Mountain Biking - Back Wheel 4 Hardtail
Bikeforums.net is a forum about nothing but bikes. Our community can help you find information about hard-to-find and localized information like bicycle tours, specialties like where in your area to have your recumbent bike serviced, or what are the best bicycle tires and seats for the activities you use your bike for.
06-17-09, 01:53 AM
I would like to ask you guys for some advice since I’m a total newbie when it comes MTB. I’m riding on Trek 6500 hardtail – love the frame despite some minor inconveniences with stock component parts.
I ride only on paved roads and sidewalks. I don’t take my bike on any trails, or hardcore DH terrains. However time-to-time I find myself popping curbs at rather high speeds. My bike came with a set of Bontrager Ranger rims.
After some time I noticed that my back wheel missing a few spokes. I brought the bike back to the store since the bike needed some service (shifter cable change, chain lock n over all tune up ect). They replaced the missing spokes but after a week, 2 more spokes came out.
This time I want to change the rim n spokes to something more durable; something that could withstand curbs and bumps at high speed. Only problem is I have no clue what to get. The front wheel is holding on just great but I suppose the back one cannot support my fat a5s. … btw I’m 190lbs @ 6”3
Any advice… I’m willing to spend 100~250$ max
Thanks (Toronto, ON)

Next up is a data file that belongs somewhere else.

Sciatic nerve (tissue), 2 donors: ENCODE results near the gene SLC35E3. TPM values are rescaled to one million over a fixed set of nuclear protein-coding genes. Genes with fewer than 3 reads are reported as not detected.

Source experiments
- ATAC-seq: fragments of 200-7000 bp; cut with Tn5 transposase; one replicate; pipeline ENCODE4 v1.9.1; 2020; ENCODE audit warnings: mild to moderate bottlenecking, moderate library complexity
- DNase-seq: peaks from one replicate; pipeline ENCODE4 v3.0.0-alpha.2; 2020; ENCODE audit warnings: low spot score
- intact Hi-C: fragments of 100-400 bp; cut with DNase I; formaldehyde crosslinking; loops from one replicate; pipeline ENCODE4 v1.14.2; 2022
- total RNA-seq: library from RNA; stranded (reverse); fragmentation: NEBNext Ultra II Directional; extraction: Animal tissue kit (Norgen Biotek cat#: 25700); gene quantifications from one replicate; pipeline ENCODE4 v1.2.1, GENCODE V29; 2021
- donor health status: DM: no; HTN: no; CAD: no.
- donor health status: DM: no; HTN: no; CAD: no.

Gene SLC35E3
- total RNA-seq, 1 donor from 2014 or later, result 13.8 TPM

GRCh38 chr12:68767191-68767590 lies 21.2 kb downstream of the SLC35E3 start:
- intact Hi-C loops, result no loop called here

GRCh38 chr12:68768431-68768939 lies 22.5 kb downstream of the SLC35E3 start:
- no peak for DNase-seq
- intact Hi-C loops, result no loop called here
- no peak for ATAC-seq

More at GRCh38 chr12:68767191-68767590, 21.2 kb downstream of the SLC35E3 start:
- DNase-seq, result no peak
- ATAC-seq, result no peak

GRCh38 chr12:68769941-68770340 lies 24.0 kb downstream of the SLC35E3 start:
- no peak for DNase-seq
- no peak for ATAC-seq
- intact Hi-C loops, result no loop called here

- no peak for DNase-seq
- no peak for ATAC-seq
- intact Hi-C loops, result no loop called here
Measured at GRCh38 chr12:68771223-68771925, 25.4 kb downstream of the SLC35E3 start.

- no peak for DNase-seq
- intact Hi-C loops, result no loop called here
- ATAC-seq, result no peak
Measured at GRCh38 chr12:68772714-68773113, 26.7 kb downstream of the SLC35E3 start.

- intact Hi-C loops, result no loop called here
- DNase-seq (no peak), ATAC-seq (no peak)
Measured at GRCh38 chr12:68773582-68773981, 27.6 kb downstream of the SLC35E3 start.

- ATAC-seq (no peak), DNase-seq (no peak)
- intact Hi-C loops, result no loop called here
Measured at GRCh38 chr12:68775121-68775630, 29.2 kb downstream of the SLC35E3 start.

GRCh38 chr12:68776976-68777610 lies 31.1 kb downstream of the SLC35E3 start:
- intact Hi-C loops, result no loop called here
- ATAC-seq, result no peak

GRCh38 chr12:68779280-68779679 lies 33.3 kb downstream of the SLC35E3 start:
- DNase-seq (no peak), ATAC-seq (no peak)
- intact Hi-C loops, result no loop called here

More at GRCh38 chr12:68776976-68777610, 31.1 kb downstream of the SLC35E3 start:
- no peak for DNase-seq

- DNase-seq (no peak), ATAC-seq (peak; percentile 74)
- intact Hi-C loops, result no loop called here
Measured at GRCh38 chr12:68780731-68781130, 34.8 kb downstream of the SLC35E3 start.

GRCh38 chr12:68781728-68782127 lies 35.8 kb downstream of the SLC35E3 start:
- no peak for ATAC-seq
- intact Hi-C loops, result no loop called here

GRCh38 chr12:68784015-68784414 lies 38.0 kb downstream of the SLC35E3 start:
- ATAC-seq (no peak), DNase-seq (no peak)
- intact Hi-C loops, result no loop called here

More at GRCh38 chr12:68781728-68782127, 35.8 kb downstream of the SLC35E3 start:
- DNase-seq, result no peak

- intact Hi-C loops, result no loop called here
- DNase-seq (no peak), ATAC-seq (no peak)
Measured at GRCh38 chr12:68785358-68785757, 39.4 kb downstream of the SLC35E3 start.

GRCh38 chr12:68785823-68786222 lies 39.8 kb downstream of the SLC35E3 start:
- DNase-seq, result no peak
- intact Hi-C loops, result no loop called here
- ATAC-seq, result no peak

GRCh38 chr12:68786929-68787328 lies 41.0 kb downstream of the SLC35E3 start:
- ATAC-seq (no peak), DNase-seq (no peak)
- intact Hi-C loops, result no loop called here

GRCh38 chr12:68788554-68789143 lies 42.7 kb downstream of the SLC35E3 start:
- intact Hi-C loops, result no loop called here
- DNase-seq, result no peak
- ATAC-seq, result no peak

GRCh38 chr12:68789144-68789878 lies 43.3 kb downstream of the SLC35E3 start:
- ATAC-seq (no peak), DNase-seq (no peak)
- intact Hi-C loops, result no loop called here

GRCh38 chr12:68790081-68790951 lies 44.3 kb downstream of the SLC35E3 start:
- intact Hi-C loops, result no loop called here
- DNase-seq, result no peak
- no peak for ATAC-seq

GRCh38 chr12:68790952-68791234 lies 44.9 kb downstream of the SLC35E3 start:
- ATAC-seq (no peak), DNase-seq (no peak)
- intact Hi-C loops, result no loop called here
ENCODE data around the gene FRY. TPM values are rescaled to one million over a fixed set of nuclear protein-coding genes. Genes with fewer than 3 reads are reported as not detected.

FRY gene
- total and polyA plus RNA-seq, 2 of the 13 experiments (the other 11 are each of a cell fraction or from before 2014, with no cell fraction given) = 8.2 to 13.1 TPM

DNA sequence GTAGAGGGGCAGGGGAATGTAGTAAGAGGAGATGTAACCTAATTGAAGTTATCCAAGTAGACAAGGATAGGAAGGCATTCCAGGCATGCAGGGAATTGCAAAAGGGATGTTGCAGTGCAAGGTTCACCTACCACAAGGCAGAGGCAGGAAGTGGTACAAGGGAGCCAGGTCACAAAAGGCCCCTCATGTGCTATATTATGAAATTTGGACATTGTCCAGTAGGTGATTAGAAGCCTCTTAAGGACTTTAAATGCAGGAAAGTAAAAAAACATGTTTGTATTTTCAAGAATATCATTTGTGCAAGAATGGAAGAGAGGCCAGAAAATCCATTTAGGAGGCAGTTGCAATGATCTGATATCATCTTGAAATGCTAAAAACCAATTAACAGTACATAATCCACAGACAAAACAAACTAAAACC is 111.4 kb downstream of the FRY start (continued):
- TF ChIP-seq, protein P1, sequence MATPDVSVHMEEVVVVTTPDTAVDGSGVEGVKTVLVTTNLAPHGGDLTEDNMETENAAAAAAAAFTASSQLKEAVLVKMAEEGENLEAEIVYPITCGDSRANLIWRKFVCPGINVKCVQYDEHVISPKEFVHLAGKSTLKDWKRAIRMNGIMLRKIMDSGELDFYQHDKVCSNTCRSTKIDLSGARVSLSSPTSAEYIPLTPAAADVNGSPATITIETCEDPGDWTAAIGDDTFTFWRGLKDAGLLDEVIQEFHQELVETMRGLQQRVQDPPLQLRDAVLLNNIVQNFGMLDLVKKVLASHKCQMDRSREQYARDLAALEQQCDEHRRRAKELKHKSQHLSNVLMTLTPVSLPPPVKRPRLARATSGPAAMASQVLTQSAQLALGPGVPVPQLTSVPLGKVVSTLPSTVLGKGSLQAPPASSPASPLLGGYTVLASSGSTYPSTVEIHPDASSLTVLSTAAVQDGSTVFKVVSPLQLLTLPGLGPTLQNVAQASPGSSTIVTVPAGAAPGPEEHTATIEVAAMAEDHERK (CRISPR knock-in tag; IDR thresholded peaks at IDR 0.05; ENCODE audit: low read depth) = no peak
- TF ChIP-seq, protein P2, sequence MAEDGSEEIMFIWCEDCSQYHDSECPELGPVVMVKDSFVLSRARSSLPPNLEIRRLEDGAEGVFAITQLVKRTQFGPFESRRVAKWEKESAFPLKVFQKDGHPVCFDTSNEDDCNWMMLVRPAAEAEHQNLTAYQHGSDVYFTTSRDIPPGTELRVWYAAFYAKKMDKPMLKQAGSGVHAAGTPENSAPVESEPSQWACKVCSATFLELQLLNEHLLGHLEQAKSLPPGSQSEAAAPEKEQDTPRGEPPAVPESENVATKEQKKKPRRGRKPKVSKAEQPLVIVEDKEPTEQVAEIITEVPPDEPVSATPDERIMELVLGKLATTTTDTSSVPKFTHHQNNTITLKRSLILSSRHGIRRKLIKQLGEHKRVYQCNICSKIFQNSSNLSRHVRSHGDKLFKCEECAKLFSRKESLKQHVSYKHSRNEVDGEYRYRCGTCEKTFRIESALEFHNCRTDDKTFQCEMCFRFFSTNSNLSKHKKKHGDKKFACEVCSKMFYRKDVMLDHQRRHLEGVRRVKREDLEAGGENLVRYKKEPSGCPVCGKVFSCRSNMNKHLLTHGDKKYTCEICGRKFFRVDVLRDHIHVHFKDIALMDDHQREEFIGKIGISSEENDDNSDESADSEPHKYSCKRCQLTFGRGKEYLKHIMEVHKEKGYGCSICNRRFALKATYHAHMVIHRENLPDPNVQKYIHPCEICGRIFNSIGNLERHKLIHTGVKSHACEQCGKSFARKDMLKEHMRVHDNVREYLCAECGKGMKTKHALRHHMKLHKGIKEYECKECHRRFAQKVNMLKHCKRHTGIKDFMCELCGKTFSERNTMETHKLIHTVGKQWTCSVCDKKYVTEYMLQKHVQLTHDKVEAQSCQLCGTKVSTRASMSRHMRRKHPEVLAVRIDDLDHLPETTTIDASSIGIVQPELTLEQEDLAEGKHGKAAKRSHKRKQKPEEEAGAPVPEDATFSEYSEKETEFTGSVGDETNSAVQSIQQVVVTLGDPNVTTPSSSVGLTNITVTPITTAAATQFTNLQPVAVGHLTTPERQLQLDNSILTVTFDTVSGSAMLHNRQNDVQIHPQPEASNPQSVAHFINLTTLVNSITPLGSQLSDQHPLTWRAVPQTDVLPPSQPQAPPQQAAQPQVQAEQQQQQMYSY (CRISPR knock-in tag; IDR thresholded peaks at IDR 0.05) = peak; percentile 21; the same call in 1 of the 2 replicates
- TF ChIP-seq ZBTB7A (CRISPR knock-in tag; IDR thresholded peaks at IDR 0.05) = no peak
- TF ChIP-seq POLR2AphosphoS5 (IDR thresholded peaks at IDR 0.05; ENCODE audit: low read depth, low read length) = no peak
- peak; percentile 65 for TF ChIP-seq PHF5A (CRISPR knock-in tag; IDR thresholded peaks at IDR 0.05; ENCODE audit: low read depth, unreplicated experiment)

06-17-09, 02:18 AM
I was actaully thinking about getting that bike...Honestly, if the wheel is built right, and i am sure the stock wheels aren't ****, they should hold up. I take my Road bike in the woods and ride fast, i sometimes go off of small curbs, etc. They hold up fine. My suggestion, take it to someone else and ask them to tension the spokes correctly, explain the problem of course, and maybe save yourself the money.
Also from how i read that.."withstand curbs" Do you just let the rear wheel hit the curb? Perhaps bunny hop it up.
06-17-09, 04:44 PM
By popping curbs do you mean up them? If you go up curbs really fast, and youre not bunny hopping, just getting the front over, your back wheel takes a pretty hard hit. Try to avoid that.
RhynoLite is the standby economical-but-tough (although not the light weight winner) choice of many. Standard pinned version (as opposed to the welded seam XL) should be plenty for your needs.
you know, any wheel you use, RhynoLite especially, is going to need the spokes tightened every now and then, it's just one of those maintenance items. The Bontrager Corvair rims on my Trek have been abused for nine years with just the regular truing and tightening of the spokes. Having said that, if you want to put a tougher rim on, I would also recommend the RhynoLite. They are heavier than the Bontys, but they are built like tanks
06-17-09, 05:58 PM
It's gonna take a pretty burly wheel to stand up to repeated weighted curb hops (as in riding UP curbs), which I'm guessing you're doing if you're breaking spokes. You're going to have to avoid bashing the rear wheel into curbs with all your weight on it. Either by bunnyhopping, or at least getting light (jumping up) as your rear wheel approaches.